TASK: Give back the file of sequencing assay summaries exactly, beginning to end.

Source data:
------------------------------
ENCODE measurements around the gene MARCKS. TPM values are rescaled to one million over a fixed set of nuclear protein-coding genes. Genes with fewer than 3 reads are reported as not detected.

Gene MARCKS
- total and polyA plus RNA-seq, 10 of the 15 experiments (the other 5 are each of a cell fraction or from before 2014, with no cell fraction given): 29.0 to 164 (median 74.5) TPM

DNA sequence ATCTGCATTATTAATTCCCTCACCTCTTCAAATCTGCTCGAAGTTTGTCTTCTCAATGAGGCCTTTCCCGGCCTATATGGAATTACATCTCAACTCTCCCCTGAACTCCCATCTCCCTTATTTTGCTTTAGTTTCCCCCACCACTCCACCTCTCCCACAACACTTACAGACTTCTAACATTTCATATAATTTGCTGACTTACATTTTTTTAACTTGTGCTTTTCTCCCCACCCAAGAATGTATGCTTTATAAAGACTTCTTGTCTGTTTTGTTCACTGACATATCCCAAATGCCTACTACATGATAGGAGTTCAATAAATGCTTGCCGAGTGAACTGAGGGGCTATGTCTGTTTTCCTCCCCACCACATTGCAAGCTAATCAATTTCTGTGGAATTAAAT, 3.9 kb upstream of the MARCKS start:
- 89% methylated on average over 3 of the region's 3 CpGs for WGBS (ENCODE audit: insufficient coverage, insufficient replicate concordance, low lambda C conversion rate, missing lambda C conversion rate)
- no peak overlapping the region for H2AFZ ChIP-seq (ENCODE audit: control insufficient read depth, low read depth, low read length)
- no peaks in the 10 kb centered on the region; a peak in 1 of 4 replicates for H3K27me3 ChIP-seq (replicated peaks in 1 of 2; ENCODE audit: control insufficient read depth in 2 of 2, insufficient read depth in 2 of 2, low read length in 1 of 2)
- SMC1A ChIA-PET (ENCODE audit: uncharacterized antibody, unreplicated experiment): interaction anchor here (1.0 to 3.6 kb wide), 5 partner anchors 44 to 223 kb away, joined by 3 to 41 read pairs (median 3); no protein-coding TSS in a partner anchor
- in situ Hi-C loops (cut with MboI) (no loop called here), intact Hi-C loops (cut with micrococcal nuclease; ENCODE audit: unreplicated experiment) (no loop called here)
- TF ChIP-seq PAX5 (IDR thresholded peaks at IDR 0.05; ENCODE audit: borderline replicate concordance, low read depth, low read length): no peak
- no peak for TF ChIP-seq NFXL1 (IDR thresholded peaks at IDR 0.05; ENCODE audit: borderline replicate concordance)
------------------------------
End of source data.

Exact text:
ENCODE measurements around the gene MARCKS. TPM values are rescaled to one million over a fixed set of nuclear protein-coding genes. Genes with fewer than 3 reads are reported as not detected.

Gene MARCKS
- total and polyA plus RNA-seq, 10 of the 15 experiments (the other 5 are each of a cell fraction or from before 2014, with no cell fraction given): 29.0 to 164 (median 74.5) TPM

DNA sequence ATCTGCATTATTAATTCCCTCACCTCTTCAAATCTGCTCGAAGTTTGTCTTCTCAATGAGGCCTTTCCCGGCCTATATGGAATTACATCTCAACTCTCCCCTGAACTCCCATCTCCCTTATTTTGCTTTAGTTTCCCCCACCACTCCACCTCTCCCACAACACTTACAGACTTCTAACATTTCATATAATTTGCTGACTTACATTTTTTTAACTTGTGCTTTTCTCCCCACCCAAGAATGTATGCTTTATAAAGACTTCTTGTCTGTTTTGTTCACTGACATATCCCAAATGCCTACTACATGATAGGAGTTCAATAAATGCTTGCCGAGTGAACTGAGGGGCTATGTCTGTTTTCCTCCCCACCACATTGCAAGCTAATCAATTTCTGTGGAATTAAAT, 3.9 kb upstream of the MARCKS start:
- 89% methylated on average over 3 of the region's 3 CpGs for WGBS (ENCODE audit: insufficient coverage, insufficient replicate concordance, low lambda C conversion rate, missing lambda C conversion rate)
- no peak overlapping the region for H2AFZ ChIP-seq (ENCODE audit: control insufficient read depth, low read depth, low read length)
- no peaks in the 10 kb centered on the region; a peak in 1 of 4 replicates for H3K27me3 ChIP-seq (replicated peaks in 1 of 2; ENCODE audit: control insufficient read depth in 2 of 2, insufficient read depth in 2 of 2, low read length in 1 of 2)
- SMC1A ChIA-PET (ENCODE audit: uncharacterized antibody, unreplicated experiment): interaction anchor here (1.0 to 3.6 kb wide), 5 partner anchors 44 to 223 kb away, joined by 3 to 41 read pairs (median 3); no protein-coding TSS in a partner anchor
- in situ Hi-C loops (cut with MboI) (no loop called here), intact Hi-C loops (cut with micrococcal nuclease; ENCODE audit: unreplicated experiment) (no loop called here)
- TF ChIP-seq PAX5 (IDR thresholded peaks at IDR 0.05; ENCODE audit: borderline replicate concordance, low read depth, low read length): no peak
- no peak for TF ChIP-seq NFXL1 (IDR thresholded peaks at IDR 0.05; ENCODE audit: borderline replicate concordance)